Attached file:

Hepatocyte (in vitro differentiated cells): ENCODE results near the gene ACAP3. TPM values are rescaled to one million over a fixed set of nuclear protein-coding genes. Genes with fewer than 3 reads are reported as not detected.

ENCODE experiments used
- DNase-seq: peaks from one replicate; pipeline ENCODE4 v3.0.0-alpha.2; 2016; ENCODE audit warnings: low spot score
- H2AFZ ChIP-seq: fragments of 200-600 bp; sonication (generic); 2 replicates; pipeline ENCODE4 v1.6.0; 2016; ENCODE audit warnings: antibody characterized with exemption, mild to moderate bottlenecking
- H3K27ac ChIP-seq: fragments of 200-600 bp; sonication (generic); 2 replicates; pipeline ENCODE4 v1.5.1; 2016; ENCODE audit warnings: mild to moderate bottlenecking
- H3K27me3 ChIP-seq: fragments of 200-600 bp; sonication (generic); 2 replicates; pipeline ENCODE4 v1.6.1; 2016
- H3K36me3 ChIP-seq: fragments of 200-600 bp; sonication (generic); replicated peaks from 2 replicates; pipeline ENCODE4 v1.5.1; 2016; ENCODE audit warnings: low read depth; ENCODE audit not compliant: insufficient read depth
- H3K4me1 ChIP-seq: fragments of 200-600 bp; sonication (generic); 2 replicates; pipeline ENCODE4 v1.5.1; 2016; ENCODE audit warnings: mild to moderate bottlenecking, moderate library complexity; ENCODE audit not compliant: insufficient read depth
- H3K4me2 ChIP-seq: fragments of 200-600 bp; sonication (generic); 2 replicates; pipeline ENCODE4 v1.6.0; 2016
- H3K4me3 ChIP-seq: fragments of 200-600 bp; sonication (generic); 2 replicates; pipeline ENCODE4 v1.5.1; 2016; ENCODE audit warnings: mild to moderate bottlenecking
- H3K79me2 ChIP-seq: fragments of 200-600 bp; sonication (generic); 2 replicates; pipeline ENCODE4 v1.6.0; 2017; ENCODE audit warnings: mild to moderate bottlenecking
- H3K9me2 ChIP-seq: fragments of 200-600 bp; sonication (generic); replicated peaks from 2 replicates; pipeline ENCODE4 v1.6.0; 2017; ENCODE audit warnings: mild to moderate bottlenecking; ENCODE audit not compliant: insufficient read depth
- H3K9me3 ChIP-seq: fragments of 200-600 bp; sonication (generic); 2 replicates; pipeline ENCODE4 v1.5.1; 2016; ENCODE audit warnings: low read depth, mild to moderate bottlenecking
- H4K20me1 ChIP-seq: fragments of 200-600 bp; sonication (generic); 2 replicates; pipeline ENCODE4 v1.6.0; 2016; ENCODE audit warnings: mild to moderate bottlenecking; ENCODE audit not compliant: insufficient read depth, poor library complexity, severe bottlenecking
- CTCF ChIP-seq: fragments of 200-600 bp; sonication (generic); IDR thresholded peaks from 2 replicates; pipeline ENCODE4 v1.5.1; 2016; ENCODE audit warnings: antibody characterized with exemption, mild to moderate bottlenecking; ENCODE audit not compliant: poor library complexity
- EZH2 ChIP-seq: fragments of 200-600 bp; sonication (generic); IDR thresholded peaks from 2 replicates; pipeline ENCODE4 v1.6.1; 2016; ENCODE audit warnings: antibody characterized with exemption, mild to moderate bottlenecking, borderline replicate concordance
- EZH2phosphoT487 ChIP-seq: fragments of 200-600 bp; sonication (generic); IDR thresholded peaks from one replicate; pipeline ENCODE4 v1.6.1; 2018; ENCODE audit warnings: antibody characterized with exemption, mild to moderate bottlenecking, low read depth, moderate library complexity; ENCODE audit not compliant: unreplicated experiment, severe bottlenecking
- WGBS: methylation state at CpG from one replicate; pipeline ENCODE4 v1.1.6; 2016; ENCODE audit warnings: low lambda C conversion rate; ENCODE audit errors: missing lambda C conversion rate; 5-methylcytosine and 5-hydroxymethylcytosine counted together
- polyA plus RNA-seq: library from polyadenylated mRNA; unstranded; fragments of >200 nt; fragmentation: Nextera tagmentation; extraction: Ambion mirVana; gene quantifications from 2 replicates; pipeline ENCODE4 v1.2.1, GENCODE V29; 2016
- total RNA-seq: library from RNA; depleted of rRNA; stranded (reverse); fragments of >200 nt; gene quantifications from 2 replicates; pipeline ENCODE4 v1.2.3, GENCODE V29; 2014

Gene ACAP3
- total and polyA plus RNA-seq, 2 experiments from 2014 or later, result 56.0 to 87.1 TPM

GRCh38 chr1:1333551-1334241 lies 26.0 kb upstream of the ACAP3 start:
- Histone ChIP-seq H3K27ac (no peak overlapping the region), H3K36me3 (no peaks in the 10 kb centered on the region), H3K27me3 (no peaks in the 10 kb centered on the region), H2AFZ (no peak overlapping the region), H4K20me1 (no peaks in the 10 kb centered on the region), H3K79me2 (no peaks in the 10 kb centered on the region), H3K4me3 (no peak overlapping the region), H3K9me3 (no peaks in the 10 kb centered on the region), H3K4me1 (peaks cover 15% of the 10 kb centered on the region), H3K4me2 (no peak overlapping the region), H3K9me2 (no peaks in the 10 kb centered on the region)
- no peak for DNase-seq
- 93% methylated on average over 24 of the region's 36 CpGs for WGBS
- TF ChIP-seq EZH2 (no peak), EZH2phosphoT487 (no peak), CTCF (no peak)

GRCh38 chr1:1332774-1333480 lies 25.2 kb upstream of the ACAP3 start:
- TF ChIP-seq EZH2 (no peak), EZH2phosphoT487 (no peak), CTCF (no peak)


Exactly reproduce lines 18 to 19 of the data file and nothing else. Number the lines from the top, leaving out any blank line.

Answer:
- WGBS: methylation state at CpG from one replicate; pipeline ENCODE4 v1.1.6; 2016; ENCODE audit warnings: low lambda C conversion rate; ENCODE audit errors: missing lambda C conversion rate; 5-methylcytosine and 5-hydroxymethylcytosine counted together
- polyA plus RNA-seq: library from polyadenylated mRNA; unstranded; fragments of >200 nt; fragmentation: Nextera tagmentation; extraction: Ambion mirVana; gene quantifications from 2 replicates; pipeline ENCODE4 v1.2.1, GENCODE V29; 2016